Having a well-built grow room with adequate lighting, the ability to properly control the environment, proper nutrient feedings, a good pest management plan, well trained employees and an experienced cultivation manager are very important to the overall output of cannabis plants. However, even if you have all those measures in place, there’s no guarantee of success. One factor that is often overlooked is how many harvests you can get per year, as clearly the more harvests you can get in a given time period, the more likely your chances of success are in this competitive industry. This is why having a good cultivation plan in place, with proper foresight and planning, is so essential to success.
Increasing yield or production output in a cannabis cultivation facility can often be as simple as having the right cultivation plan in place to ensure that you are harvesting the maximum number of times per year. All it requires is a well thought out plan, and best of all, that does not cost any money if you have someone with enough cultivation experience assisting you and will earn back more than the cost of paying a consultant to get such a plan in place.
In this article I will explain why changing nutrients, grow media or even a cultivation manager may not necessarily increase yield, quality or your chance of success. What you should be focusing on is your cultivation plan and the scheduling of your cultivation cycles.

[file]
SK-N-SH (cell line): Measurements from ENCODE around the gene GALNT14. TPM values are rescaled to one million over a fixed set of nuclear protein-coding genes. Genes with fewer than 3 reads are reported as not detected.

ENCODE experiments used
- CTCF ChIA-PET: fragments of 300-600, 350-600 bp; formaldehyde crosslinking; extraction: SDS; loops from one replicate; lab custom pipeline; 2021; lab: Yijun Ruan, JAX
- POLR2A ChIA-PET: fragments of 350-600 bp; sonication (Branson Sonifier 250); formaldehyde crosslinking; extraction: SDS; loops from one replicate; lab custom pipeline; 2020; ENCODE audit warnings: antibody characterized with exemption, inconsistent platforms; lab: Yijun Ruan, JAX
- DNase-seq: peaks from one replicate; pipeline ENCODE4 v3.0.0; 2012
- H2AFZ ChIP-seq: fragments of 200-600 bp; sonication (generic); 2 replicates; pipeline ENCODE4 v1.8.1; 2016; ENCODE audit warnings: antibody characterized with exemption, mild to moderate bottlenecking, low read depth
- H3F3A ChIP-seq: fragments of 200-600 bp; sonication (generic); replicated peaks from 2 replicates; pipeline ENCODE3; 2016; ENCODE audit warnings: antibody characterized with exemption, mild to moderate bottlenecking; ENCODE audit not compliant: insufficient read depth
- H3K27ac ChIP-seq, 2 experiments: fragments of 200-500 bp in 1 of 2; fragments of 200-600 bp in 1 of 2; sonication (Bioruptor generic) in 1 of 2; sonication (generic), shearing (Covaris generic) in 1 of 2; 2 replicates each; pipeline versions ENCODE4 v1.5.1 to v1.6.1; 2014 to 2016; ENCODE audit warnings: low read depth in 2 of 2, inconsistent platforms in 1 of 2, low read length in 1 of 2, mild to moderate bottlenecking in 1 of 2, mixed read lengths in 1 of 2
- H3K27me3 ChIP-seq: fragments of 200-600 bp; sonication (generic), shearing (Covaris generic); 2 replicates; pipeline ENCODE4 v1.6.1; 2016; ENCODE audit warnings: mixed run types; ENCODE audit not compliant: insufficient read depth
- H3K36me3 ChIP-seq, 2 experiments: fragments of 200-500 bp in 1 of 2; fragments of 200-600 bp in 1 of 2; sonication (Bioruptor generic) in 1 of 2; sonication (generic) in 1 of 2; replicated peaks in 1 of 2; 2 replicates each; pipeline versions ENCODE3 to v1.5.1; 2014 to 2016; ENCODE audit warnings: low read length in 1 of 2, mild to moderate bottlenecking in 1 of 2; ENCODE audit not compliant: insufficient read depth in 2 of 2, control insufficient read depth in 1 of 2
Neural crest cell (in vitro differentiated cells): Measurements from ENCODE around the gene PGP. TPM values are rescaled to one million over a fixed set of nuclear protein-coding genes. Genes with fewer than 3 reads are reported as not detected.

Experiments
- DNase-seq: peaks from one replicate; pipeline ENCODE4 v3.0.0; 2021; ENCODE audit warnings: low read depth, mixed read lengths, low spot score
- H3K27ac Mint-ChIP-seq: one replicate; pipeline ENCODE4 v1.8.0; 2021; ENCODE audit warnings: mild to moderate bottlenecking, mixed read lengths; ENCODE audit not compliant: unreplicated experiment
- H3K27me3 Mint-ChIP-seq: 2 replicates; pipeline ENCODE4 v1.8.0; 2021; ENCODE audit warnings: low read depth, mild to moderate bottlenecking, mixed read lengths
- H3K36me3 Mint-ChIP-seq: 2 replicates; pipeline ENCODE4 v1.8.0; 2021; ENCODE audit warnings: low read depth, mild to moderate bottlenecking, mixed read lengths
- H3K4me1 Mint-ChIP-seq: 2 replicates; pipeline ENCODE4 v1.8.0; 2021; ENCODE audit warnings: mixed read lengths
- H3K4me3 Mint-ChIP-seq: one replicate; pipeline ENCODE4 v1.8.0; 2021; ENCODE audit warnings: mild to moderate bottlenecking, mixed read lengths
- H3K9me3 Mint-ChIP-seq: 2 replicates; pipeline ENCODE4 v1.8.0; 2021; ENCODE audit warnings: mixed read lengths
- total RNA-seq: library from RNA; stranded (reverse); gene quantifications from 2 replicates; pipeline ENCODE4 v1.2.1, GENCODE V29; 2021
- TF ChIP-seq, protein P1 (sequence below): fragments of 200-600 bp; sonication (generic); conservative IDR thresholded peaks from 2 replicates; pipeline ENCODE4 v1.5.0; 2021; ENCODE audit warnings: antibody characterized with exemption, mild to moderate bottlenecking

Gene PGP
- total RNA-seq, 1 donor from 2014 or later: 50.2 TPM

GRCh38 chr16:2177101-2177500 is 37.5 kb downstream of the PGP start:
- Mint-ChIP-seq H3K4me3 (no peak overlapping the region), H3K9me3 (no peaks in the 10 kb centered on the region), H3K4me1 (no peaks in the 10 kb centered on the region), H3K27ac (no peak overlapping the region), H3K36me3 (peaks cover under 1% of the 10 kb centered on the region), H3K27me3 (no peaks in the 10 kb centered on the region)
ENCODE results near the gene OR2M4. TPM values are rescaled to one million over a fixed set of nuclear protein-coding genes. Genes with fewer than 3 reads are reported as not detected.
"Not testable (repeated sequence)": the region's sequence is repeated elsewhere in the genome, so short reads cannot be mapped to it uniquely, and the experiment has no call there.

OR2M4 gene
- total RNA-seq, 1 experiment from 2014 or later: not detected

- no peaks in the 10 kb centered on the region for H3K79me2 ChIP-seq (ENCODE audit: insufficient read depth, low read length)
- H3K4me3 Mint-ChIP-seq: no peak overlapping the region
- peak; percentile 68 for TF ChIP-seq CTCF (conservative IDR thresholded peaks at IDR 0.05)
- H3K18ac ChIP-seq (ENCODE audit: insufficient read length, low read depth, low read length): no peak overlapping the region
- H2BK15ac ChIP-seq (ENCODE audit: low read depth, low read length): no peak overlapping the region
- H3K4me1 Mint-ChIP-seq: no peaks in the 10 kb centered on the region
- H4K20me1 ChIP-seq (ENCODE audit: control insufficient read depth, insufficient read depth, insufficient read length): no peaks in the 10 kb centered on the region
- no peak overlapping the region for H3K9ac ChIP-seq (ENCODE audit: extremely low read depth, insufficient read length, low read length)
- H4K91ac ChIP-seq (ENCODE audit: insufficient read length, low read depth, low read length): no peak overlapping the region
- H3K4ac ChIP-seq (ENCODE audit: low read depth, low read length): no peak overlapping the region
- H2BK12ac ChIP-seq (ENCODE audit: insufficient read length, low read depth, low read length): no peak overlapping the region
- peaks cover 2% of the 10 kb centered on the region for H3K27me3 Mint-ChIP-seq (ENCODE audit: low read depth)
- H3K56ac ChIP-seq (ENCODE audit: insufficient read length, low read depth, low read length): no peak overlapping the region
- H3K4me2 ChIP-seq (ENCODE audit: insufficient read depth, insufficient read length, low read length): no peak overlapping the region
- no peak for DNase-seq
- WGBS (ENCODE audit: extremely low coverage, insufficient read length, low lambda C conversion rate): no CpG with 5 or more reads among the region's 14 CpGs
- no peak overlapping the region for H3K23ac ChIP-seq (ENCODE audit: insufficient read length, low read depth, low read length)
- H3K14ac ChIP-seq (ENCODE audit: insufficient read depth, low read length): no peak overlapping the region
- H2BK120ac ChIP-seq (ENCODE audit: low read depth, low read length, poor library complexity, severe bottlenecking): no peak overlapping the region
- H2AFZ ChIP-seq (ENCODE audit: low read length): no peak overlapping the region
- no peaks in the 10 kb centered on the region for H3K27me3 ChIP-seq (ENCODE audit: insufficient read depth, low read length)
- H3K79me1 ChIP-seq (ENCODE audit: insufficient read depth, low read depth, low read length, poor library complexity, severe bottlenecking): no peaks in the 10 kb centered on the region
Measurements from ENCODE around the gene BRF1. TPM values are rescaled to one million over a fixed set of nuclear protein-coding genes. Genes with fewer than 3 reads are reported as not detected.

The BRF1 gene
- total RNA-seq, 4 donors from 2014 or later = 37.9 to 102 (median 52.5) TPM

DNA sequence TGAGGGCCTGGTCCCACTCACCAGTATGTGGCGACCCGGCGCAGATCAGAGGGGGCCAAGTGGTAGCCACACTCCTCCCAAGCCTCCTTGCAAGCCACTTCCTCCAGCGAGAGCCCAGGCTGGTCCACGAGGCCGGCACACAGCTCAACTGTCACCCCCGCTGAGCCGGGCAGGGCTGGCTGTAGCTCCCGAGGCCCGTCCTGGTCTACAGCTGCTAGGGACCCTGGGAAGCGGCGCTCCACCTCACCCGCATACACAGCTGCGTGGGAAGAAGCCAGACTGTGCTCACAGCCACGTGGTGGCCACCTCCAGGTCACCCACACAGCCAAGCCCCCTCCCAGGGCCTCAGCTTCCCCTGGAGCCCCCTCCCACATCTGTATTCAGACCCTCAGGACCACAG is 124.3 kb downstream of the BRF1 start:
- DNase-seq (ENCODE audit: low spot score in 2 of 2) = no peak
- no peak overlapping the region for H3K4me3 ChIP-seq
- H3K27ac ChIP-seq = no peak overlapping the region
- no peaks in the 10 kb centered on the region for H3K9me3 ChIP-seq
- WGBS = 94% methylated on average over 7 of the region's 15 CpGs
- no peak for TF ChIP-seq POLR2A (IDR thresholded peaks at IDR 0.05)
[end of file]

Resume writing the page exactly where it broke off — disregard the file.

Why changing nutrient companies may not necessarily increase your yield
For the most part, nutrient companies use the same ingredients in their product lines and often buy them from the same source, but they combine them in different forms and ratios to create their “unique” product. You can go to a grow store, pick five different nutrient products, read the labels and compare the different nutrients in each one. You will find for the most part that they are very similar. Generally speaking, you could pick any one of those five nutrient companies and have great results. Mixing nutrients into a nutrient tank needs to be done precisely and if your employees are not doing it properly this can lead to plant health issues. In larger cultivation facilities, often nutrient dosers are used to inject fertilizer into the irrigation lines without having to mix nutrients. However, if the dosers are not set to the proper ratios, this can also lead to plant health issues.